Al Sharpton

The Rev. Al Sharpton's presidential campaign seeks to create constitutional amendments for health care, the right to public education of equal high quality, and a right to vote that is not based on state institutional arrangements. "I'm running on a platform of human rights and constitutional amendments that will greatly benefit all of the American people, " Sharpton says on his campaign Web site, www.sharpton2004.org.

Sharpton has not opened an Iowa office to prepare for the Jan. 19 caucus. Frank Watkins, former national campaign manager, said that an Iowa office would be nice, but staffers have not raised enough money to expand beyond their New York office.

Even though Sharpton's fundraising lags behind major Democratic candidates, he manages to stay in the headlines because of his ability to capture attention in meetings and debates among presidential candidates.

An ordained Pentecostal minister by the age of 9, Sharpton said he was destined to become a strong leader in his community.


Sharpton campaign Web site: www.sharpton2004.org

Issues, Strategies and Key Quotes

Top three issues: Constitutional amendments for the right to health care, the right to vote and the right to a public education of equal high quality. Sharpton believes that not everyone in every state has an equal right to have his or her vote counted, a reference to the 2000 election controversy, according to former his national campaign manager, Frank Watkins. Sharpton wants his campaign to serve as a launching pad and a new beginning for human rights and constitutional amendments in this country.

Official strategy statement: Other Democratic candidates are running for good programs and policies, but Sharpton is running on a platform of "human rights and constitutional amendments that will greatly benefit all Americans," said Watkins. The central part of Sharpton's campaign is adding new amendments to the U.S. Constitution.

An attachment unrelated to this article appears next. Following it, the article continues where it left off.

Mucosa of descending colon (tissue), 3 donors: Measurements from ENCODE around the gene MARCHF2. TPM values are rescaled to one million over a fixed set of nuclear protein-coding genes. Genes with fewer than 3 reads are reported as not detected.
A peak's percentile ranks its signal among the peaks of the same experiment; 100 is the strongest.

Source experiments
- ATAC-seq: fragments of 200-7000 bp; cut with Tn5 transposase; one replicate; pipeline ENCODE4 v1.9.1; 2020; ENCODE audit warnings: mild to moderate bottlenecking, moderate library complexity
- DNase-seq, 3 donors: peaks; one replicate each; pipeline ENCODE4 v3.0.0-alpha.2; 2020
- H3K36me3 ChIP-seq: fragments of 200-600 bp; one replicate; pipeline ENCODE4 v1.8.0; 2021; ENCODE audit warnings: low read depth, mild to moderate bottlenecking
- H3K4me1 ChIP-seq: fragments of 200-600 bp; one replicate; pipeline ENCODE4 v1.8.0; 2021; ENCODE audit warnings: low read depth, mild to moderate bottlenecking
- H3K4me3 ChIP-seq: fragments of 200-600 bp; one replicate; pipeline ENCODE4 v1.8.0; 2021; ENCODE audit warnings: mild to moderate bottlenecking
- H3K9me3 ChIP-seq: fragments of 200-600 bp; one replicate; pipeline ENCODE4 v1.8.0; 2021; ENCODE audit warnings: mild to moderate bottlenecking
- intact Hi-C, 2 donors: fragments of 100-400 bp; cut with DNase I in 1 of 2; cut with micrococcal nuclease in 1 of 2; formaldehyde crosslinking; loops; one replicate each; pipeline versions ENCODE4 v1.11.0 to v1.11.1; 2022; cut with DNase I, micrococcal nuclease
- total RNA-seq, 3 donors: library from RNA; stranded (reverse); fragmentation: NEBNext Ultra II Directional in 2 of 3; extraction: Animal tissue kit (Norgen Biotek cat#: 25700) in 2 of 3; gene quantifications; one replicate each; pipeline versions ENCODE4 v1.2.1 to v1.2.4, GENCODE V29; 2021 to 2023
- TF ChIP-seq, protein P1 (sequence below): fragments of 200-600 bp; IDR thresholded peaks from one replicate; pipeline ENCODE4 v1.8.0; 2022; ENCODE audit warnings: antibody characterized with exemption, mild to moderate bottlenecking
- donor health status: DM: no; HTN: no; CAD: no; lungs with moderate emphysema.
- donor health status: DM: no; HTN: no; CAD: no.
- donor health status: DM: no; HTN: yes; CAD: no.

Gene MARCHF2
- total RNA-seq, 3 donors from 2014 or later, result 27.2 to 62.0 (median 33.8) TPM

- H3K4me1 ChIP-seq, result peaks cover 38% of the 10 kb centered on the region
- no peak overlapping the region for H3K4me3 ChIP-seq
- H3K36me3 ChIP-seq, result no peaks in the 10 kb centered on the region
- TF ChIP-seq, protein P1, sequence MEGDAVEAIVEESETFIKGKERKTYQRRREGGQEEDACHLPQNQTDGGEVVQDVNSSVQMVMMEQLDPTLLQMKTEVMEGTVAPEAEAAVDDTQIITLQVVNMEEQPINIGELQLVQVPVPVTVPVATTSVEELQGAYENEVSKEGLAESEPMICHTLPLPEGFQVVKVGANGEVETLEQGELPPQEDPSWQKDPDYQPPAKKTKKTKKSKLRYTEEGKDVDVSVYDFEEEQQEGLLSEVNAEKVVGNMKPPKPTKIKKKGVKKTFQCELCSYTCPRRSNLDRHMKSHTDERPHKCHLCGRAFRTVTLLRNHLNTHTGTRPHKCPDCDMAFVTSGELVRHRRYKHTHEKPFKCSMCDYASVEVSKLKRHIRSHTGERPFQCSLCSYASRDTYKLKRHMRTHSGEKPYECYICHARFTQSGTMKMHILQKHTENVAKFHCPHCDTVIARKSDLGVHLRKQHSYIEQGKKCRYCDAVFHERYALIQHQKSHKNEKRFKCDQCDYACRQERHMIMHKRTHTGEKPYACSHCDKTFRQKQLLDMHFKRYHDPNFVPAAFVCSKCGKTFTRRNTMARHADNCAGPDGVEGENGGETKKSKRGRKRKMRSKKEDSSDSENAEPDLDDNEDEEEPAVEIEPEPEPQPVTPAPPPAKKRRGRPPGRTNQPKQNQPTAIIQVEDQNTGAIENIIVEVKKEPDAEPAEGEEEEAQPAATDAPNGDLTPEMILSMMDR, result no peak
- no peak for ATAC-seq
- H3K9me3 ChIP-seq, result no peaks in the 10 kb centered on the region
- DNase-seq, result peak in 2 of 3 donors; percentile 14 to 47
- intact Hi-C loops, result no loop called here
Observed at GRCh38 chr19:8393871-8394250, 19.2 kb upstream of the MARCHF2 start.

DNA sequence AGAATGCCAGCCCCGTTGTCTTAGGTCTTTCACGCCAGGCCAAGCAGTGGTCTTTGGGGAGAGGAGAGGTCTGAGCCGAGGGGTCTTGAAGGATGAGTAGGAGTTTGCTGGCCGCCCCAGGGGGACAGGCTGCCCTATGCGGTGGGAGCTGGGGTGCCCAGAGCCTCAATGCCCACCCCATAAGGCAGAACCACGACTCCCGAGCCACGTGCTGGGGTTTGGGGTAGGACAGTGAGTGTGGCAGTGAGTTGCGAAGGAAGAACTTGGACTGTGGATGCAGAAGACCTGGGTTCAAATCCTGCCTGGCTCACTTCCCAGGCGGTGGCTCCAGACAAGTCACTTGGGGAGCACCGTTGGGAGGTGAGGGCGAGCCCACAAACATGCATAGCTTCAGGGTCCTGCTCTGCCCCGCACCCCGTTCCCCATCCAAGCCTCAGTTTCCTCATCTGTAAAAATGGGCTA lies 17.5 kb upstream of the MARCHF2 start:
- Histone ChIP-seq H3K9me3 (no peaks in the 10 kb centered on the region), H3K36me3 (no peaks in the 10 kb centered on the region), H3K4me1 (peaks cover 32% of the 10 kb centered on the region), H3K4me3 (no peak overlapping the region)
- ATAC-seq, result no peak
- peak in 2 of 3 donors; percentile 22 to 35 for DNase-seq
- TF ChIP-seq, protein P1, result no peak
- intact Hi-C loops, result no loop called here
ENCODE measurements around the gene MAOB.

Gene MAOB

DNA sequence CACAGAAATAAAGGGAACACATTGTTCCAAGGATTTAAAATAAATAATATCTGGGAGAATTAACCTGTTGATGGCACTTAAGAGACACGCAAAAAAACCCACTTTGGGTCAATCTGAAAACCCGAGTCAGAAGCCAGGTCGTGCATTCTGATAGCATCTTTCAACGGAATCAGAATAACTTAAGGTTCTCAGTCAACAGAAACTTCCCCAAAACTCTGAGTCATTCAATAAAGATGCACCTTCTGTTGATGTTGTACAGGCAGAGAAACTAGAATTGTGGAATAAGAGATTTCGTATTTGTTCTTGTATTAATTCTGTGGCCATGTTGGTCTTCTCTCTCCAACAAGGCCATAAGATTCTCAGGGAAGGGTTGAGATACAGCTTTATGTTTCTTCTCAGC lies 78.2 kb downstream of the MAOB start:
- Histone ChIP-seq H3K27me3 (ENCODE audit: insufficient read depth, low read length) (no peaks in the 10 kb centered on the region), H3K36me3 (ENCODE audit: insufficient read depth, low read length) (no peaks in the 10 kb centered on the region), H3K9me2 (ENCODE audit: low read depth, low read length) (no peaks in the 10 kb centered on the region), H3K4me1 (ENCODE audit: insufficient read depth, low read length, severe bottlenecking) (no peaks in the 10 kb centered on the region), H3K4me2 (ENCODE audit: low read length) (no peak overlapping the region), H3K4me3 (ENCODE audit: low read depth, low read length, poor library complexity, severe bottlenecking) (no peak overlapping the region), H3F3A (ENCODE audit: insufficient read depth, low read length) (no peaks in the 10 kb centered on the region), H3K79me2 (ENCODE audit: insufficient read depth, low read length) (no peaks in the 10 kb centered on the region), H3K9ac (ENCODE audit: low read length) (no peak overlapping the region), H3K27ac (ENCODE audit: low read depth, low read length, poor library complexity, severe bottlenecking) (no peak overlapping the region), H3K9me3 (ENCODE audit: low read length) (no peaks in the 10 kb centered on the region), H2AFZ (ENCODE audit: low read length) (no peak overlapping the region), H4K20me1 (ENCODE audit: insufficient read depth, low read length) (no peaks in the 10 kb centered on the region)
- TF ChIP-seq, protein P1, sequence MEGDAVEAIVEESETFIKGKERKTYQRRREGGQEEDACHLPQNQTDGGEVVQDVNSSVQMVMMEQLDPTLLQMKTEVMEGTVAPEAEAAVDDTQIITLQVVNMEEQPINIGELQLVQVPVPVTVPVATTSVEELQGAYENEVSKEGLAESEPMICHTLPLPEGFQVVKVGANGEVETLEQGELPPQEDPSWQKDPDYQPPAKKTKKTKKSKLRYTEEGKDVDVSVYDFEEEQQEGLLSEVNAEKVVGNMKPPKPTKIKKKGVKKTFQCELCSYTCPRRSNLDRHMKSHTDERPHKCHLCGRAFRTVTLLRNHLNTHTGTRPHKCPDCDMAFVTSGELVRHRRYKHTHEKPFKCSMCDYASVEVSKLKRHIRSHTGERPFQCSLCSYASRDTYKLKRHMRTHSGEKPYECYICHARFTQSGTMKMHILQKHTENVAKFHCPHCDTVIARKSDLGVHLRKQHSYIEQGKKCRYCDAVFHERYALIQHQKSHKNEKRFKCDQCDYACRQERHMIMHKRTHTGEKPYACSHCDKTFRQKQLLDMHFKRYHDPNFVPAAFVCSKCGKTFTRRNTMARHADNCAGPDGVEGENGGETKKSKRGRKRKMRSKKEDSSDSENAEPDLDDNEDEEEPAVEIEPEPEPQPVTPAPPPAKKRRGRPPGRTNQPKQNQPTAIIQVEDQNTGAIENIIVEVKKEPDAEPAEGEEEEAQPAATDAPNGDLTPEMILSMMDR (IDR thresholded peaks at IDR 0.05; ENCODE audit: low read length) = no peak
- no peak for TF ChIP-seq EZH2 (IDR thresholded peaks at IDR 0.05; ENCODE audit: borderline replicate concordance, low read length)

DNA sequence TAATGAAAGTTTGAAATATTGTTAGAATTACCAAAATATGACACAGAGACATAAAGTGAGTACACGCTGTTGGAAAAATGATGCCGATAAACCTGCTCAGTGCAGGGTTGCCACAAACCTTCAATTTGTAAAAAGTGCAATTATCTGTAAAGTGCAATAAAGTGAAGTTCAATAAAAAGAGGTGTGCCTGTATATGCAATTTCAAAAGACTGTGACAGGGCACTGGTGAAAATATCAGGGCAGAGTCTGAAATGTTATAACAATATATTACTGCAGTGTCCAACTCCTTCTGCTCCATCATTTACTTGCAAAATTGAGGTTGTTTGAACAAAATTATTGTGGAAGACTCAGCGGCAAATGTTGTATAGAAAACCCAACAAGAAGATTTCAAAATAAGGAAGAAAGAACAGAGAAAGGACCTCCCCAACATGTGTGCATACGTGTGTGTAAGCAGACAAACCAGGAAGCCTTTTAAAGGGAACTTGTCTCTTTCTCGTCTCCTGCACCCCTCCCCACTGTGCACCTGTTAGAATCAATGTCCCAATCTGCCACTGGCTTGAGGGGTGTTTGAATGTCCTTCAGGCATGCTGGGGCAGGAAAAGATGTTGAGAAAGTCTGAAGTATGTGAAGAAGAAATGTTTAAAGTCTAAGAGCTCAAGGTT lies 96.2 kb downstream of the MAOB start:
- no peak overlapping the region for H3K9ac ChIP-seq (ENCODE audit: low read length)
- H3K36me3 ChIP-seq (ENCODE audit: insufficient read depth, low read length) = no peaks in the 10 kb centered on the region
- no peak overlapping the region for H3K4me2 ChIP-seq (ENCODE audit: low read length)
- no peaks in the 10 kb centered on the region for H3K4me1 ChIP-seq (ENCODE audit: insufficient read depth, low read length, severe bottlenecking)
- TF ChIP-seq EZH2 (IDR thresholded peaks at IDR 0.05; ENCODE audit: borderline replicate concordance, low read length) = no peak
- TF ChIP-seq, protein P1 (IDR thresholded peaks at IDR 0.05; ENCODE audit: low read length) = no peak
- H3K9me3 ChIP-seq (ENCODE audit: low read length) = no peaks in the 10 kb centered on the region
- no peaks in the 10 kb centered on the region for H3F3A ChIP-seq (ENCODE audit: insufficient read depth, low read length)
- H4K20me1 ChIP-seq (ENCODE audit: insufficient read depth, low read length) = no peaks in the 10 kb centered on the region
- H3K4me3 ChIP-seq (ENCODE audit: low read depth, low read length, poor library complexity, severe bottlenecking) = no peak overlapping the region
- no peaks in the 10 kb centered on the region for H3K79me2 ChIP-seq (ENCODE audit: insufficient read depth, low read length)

Campaign's assessment of its own strength: Sharpton is very good at public speeches and debates between candidates. "Every time Sharpton is on stage at public debates and speeches, he takes the spotlight," Watkins said.

Quotes from Sharpton: "We have far too many people who will be coming through Iowa that are elephants in donkey clothes." -- The Des Moines Register, 10/3/03

"We have states where we think we'll do better. ... But we'll put forward a good effort in Iowa." -- The Des Moines Register, 5/18/03

Potential Vulnerabilities

Critiques from others: "I left that news conference pretty much the way I entered it -- still finding it hard to take this guy seriously." -- Rob Borsellino, quoted in the Des Moines Register, 02/17/03

"Al Sharpton isn't the Democrats' race problem; he's a symptom of the Democrats' race problem. The party lacks white leaders with black support and black leaders with national profiles. Into that vacuum has walked Reverend Al." -- The New Republic, 02/17/03

Our own assessment of Sharpton's vulnerability: Sharpton is far behind in fundraising compared to other candidates.

Iowa Campaign Information
The Rev. Al Sharpton has no Iowa campaign office or staff. He is not currently running any campaign ads in the state.
National Campaign Information
National campaign manager:

Charles Halloran
212-704-7383
cph356@aol.com

The Mirram Group LLC
895 Broadway, 5th Floor
New York, NY 10003
212-505-6633 or 212-529-1848

National press secretary:
Rachel Nordlinger
212-876-5444
nanmedia@yahoo.com or Rachel@tmail.com
National media consultant:
None
National pollster:
None
Campaign fundraising to date:
Amount raised: $283,529
Cash on hand: $24,070
As of September 30, 2003
Copyright © 2003 by Iowa Presidential Politics.com. This site produced by the "Presidential Politics" class in the School of Journalism and Mass Communication at the University of Iowa.